You cannot practice law or call yourself an attorney without first meeting the professional requirements for becoming a lawyer. These are numerous and range from meeting educational standards and performing successfully in a bar exam, to clearing moral character and background checks. Below is a comprehensive list with descriptions of the standard prerequisites for the practice of law.
Understanding what is required of lawyers before they may legally practice law may help you find a qualified attorney (or decide whether or not to enter the legal profession yourself). See FindLaw's Guide to Hiring a Lawyer for related resources, including Researching Attorney Discipline and State Bar Associations.
1. Bachelor's Degree
Anyone who wants to pursue a law degree must first complete a bachelor's degree program (or its equivalent). The type of undergraduate degree is less important, but often reflects the practice area considered. For example, someone who wants to go into patent law might first pursue a bachelor's degree in engineering.
After completing your bachelor's degree, you will need to take the Law School Admission Test (LSAT), which is one of several assessment tools used by law school admissions staff.
2. Law School
The next step is to graduate from or complete at least three years at a law school accredited by the American Bar Association, with slight variations from state to state. The California Bar Association, for example, requires graduation or the completion of at least four years of law school (non-accredited schools are included); four years of work in a judge's chambers program; or a study program combining those two educational methods. Vermont, Virginia, and Washington allow similar options, while New York requires at least one year of law school before completing an alternative form of legal education.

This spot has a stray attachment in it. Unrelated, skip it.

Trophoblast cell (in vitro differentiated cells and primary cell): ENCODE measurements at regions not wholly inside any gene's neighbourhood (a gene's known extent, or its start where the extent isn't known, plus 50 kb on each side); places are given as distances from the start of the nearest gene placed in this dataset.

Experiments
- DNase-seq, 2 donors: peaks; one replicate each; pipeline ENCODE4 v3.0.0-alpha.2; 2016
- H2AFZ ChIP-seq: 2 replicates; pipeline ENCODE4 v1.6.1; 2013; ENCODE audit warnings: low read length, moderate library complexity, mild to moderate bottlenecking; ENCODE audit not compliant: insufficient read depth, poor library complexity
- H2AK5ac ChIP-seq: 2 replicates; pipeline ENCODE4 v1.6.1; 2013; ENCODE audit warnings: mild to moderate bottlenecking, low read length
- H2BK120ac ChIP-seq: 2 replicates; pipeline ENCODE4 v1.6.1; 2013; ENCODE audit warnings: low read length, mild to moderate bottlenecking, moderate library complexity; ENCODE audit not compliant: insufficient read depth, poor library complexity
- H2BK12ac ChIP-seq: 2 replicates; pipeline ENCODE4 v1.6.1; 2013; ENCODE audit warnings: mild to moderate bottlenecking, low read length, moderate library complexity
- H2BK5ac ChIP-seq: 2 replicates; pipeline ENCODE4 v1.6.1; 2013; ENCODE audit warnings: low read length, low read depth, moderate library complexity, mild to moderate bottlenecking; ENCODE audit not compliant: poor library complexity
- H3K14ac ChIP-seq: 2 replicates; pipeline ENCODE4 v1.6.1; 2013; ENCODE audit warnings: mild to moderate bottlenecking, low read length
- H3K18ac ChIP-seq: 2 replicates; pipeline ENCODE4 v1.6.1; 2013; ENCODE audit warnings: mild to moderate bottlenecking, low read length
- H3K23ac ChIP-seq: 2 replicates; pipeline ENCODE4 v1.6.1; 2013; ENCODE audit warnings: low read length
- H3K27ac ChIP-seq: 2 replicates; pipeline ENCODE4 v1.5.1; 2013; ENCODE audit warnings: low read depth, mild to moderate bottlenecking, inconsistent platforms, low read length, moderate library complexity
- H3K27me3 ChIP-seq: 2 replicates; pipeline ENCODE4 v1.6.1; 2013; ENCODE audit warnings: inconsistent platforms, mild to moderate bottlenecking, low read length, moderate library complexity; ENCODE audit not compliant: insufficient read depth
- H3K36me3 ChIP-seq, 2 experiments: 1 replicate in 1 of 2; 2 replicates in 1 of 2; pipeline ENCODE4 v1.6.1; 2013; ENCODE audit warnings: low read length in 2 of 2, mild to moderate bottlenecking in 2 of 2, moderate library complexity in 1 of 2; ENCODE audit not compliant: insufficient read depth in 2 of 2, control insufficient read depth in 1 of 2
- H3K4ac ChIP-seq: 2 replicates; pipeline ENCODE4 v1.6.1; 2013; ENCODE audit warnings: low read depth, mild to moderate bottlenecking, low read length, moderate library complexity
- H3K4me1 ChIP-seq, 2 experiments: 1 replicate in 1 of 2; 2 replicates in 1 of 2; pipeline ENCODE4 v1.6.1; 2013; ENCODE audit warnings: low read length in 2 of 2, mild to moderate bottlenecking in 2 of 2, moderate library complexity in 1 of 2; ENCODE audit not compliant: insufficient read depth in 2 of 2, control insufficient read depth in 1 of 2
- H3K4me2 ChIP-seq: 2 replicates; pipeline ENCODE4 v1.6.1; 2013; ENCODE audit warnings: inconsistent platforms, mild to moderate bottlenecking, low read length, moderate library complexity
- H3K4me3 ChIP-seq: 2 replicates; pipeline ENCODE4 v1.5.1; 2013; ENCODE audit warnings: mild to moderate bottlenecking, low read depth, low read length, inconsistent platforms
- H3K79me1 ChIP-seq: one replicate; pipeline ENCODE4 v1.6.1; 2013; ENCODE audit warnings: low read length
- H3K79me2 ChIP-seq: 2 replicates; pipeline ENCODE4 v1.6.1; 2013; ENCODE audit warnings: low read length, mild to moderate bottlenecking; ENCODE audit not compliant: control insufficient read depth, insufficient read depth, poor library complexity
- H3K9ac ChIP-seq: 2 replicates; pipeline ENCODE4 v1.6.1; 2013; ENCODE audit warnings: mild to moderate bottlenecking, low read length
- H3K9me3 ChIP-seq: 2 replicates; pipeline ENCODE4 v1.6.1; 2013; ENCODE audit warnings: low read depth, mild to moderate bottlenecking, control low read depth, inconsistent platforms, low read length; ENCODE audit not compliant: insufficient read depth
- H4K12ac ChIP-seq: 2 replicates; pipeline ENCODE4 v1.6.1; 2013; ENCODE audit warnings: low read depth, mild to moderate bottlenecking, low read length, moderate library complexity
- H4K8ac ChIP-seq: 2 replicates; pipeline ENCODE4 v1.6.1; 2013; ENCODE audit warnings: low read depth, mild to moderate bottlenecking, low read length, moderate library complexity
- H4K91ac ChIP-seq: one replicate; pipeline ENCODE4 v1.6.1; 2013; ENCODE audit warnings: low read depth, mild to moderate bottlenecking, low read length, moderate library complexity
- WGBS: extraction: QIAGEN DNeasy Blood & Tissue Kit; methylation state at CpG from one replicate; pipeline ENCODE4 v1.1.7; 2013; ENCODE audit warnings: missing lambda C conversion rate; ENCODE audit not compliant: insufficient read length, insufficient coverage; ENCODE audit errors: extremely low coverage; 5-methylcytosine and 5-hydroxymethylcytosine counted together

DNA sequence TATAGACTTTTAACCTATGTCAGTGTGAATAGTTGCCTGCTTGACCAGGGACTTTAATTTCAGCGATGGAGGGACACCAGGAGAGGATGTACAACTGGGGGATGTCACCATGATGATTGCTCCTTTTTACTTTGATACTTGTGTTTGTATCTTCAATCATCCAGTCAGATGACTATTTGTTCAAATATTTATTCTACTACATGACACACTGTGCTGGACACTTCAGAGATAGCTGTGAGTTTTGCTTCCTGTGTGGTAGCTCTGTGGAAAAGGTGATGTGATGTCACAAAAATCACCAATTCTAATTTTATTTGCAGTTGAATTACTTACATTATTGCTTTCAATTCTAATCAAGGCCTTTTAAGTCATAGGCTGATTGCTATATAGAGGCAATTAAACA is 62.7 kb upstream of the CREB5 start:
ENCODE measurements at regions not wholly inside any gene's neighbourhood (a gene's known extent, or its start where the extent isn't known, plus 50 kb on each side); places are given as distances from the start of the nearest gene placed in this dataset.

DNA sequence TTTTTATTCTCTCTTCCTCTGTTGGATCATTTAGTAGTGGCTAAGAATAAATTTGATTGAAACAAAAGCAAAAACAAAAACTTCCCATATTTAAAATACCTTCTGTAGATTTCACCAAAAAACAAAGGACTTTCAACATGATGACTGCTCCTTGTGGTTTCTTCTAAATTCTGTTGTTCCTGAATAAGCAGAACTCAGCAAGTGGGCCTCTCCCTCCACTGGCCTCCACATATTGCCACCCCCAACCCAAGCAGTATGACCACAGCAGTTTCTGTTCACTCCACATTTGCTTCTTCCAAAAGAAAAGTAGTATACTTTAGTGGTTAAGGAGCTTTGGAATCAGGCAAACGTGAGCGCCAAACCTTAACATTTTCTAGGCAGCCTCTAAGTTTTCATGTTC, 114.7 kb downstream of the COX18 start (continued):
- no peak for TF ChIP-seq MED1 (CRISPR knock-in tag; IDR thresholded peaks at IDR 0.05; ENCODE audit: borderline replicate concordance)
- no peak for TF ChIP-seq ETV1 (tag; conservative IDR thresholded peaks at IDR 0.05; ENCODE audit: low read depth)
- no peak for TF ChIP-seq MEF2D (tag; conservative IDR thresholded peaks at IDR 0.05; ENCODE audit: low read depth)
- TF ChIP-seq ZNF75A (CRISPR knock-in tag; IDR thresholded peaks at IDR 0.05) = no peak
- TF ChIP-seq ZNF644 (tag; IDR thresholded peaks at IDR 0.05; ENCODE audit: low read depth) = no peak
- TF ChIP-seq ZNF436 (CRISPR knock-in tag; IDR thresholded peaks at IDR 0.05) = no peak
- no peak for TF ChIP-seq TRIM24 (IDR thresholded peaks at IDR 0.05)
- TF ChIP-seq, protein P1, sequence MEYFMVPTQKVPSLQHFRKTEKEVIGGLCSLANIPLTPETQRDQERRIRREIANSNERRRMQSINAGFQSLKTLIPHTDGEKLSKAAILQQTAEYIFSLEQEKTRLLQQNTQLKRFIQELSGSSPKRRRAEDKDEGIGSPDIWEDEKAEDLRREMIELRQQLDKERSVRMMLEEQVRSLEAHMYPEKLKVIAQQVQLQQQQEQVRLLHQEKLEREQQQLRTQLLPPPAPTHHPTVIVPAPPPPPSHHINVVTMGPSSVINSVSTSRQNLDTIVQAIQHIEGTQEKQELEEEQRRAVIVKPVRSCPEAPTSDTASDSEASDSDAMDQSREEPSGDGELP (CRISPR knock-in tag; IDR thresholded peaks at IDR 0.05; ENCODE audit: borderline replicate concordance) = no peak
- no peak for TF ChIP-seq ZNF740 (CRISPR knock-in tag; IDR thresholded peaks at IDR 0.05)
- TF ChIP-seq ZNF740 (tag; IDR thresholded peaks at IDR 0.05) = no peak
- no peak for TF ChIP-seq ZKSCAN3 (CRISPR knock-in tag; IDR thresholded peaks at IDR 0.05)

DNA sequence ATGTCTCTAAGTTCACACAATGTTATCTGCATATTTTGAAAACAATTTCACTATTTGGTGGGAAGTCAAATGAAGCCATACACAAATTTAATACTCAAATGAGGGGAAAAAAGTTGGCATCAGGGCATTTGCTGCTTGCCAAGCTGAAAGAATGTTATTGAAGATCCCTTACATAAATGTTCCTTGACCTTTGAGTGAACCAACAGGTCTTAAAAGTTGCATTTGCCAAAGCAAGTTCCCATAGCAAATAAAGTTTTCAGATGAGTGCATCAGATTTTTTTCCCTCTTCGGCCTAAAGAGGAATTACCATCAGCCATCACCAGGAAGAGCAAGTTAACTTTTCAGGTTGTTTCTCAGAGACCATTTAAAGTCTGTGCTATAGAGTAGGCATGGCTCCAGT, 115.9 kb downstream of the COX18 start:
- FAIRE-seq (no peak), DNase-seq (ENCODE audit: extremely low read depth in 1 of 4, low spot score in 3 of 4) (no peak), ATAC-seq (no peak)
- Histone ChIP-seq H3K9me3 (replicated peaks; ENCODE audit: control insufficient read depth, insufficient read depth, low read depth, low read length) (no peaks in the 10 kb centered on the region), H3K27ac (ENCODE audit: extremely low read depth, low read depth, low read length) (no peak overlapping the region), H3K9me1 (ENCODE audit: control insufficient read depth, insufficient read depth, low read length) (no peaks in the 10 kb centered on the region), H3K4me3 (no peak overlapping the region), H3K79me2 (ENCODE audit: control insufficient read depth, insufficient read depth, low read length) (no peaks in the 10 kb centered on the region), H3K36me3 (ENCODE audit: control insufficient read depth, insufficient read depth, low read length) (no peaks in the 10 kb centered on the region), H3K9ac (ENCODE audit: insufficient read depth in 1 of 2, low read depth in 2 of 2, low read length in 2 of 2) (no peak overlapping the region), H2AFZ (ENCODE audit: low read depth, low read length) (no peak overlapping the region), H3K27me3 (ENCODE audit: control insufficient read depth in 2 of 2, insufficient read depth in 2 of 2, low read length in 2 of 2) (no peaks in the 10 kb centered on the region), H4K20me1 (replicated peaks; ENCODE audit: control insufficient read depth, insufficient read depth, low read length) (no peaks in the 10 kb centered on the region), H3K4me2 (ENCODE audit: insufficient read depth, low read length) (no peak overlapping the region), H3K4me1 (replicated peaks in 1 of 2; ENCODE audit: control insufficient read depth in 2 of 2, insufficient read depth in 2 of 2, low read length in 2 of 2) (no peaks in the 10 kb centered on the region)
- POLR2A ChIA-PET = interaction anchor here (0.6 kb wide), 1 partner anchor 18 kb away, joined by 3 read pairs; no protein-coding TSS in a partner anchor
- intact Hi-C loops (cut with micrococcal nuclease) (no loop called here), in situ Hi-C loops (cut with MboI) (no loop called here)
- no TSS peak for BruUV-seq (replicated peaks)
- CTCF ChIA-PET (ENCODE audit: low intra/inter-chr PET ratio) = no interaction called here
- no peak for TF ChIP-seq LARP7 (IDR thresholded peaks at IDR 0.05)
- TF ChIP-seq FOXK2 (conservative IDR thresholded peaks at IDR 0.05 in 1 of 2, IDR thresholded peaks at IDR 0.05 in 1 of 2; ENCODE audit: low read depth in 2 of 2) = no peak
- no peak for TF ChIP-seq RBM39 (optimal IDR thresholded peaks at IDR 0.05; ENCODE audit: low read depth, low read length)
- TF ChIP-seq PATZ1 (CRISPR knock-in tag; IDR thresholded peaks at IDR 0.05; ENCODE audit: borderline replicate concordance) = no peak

3. State Bar Exam
No matter how well you did in law school, you cannot legally practice law in a given state without passing that state's bar examination. Many attorneys have passed bar exams in several states, meaning they can practice law in each of those states.
Most bar exams take roughly 18 hours and are spread over three days, and are administered twice a year. The exam includes standardized questions and essays on a variety of areas of law used to assess an individual's understanding of the law and capacity for logical thought.
4. Character and Fitness Review
Since the practice of law is such a high stakes endeavor, involving the finances and in some cases the freedom of clients, each state bar requires applicants to undergo moral character and fitness reviews. This review includes question about academic conduct at law school; criminal history; social conduct in general; any applicable disciplinary actions while you were in college or law school; and other inquiries intended to gauge your ethical makeup.
Passage of this review is a requirement for obtaining your state law license.
Prospective attorneys must take a legally binding oath that they will uphold the codes and the Constitution of the United States, as well as the laws and constitution of the licensing state.
Completion of the above requirements typically results in the individual receiving his or her law license from their state's supreme court or high-court equivalent (the Court of Appeals is New York's highest court, for example). However, please check with your state's bar association for the specific requirements for a law license.
If you have additional questions about the professional requirements for becoming a lawyer, consider speaking with an attorney near you.